super(host, port);
    DataInputStream din = new DataInputStream(inStream);

    // Try to authenticate the remote agent
    try {
      String agentId = din.readUTF();
      int dataLen = din.readInt();
      byte[] data = new byte[dataLen];
      int sigLen = din.readInt();
      byte[] sig = new byte[sigLen];

      if (!authenticate(agentId, data, sig)) {
        // Failed to authenticate: write error message, close socket and
        // return
        System.out.println("Failed to authenticate remote agent "
                           + agentId);
      else {
        // Remote agent is authenticated, first message is a welcome
        addMsg("HELLO " + agentId);
    catch (Exception e) {

  protected boolean authenticate(String id, byte[] data, byte[] sig) {
    boolean success = false;
    PublicKey key = lookupKey(id);
    try {
      // Set up a signature with the agent's public key
      Signature agentSig = Signature.getInstance(key.getAlgorithm());
      // Try to verify the signature message from the agent
      success = agentSig.verify(sig);

      if (success) {
        // Agent checks out, so initialize an identity for it
        remoteAgent = new Identity(id);
        // Get the agent's secret encryption key, too
        cryptKey = lookupSecretKey(id);
    catch (Exception e) {
      System.err.println("Failed to verify agent signature.");
      success = false;

    return success;

  public void run() {
    // Go into infinite loop, sending messages, receiving responses, and
    // processing them...

    DataInputStream din = (DataInputStream)inStream;
    DataOutputStream dout = (DataOutputStream)outStream;

    // Make an encryption Cipher for sending messages...
    String cryptAlgName = cryptKey.getAlgorithm();
    Cipher sendCipher = Cipher.getInstance(cryptAlgName);
    // ...and a decryption Cipher for receiving them.
    Cipher receiveCipher = Cipher.getInstance(cryptAlgName);

    while (true) {
      String msg = nextMsg();
      if (msg != null) {
        String inMsg = "", inToken = "";
        try {
          // Send encrypted message to agent
          byte[] eData = sendCipher.crypt(msg.getBytes());

          // Read and decrypt message from agent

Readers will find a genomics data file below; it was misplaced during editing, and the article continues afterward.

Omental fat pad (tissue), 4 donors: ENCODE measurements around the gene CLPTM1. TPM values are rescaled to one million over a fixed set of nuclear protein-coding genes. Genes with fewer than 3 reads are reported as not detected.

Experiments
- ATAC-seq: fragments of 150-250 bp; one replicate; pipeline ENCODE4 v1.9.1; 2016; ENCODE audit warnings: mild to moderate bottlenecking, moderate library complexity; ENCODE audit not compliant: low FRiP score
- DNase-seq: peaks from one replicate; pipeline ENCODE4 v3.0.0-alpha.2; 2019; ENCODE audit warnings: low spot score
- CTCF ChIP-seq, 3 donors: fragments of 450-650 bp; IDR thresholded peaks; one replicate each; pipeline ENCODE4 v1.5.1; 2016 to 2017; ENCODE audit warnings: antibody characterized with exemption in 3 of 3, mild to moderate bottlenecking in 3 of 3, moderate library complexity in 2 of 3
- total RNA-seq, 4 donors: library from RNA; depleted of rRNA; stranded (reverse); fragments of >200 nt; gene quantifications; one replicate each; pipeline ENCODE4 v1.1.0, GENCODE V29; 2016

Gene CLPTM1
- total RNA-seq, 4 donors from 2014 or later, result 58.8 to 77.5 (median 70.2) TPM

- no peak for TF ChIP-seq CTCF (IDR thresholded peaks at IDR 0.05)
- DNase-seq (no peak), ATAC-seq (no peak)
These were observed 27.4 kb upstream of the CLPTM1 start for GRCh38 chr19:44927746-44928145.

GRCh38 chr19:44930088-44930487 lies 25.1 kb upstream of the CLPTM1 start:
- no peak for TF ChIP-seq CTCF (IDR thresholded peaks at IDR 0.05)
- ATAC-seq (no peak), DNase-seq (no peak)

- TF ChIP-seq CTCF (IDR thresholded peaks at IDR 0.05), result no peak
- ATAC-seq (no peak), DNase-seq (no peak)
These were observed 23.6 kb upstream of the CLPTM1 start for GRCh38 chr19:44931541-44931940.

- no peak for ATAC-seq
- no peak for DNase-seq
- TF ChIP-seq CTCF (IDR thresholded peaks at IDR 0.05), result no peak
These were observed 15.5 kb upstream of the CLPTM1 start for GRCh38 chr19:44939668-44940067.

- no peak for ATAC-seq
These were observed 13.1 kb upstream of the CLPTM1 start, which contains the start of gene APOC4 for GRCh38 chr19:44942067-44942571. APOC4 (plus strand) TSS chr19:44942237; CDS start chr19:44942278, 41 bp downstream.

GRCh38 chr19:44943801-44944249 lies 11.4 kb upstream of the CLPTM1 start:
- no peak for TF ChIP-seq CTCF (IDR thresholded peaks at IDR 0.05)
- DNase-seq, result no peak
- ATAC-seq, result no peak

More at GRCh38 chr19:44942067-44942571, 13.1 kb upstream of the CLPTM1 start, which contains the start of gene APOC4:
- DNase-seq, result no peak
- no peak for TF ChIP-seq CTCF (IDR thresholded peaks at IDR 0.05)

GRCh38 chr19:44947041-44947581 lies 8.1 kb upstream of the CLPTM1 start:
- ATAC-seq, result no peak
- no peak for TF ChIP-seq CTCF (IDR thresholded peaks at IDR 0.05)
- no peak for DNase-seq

int dataLen = din.readInt();
          eData = new byte[dataLen];
          byte[] clearData = receiveCipher.crypt(eData);
          inMsg = new String(clearData);

          // Process the incoming message
        catch (Exception e) {}

The SecureAgent constructor is identical to the AuthAgent, reading a digital signature from the input stream and passing it to the authenticate() method. The authenticate() method is almost the same: the digital signature is checked, and if it is verified, then the agent's Identity is initialized with their PublicKey. An extra step is added, though, to look up the agent's secret key using the aptly named lookupSecretKey() method. The secret key might be stored in a local database, or on a key-ring in memory. A very simple way to store a key-ring would be to put keys in a Hashtable indexed by the identity name, and then serialize the Hashtable object to a file on disk. In this case, the lookupSecretKey() method on our AuthAgent might look something like this:

protected SecretKey lookupSecretKey(String id) {
    SecretKey key = null;

    // Get the key-ring file name from the property list for this agent
    String keyringFile = System.getProperty("keyring", "keyring.dat");

    // Try reading the key-ring and looking up the key for the id
    try {
        // Read the key-ring from disk
        ObjectInputStream in =
            new ObjectInputStream(new FileInputStream(keyringFile));
        Hashtable keyring = (Hashtable) in.readObject();
        // Lookup the id's key on the ring
        key = (SecretKey)keyring.get(id);
    catch (Exception e) {
        System.err.println("Failure looking up key on keyring.");

    return key;

The big difference between the AuthAgent and the SecureAgent is in their run() methods. Before the SecureAgent starts sending and receiving messages in the run() method's while loop, it initializes two Ciphers, one for encrypting outgoing messages and one for decrypting incoming messages. It uses the cryptKey to initialize both Ciphers. In the message-passing loop, the Secure-Agent encrypts each outgoing message with the send Cipher, and all incoming messages are read as byte arrays, and decrypted using the receive Cipher.

To make our credit agent use the new encryption abilities offered by the SecureAgent, we can just change the class definition and have the agent extend the SecureAgent rather than the AuthAgent. The processMsg() method will work unchanged since the incoming messages have been decrypted in the Se-cureAgent.run() method before being passed into the processMsg() method.